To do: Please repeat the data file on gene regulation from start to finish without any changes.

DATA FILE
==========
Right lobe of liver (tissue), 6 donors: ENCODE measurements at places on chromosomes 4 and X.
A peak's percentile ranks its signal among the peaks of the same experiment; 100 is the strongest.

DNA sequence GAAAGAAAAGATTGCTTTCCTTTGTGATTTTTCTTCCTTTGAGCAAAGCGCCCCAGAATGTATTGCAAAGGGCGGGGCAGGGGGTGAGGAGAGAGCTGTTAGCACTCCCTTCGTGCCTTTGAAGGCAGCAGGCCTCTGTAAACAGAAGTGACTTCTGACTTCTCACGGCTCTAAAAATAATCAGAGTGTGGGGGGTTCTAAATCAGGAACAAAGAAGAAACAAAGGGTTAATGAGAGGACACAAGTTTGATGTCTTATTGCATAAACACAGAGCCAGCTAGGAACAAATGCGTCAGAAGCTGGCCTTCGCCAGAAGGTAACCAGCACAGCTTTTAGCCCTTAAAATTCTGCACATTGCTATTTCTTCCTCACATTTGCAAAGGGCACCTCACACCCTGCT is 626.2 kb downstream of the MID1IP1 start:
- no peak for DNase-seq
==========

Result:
Right lobe of liver (tissue), 6 donors: ENCODE measurements at places on chromosomes 4 and X.
A peak's percentile ranks its signal among the peaks of the same experiment; 100 is the strongest.

DNA sequence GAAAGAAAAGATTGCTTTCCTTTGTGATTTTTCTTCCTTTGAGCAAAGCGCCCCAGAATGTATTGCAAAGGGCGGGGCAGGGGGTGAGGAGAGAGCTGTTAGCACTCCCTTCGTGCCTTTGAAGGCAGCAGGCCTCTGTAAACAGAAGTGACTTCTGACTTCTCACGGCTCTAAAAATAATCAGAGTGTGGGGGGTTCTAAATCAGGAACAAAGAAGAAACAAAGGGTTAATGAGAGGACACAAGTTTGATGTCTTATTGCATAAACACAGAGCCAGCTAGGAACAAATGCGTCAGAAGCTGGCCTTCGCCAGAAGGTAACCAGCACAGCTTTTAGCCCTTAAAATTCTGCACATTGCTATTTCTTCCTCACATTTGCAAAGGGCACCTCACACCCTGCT is 626.2 kb downstream of the MID1IP1 start:
- no peak for DNase-seq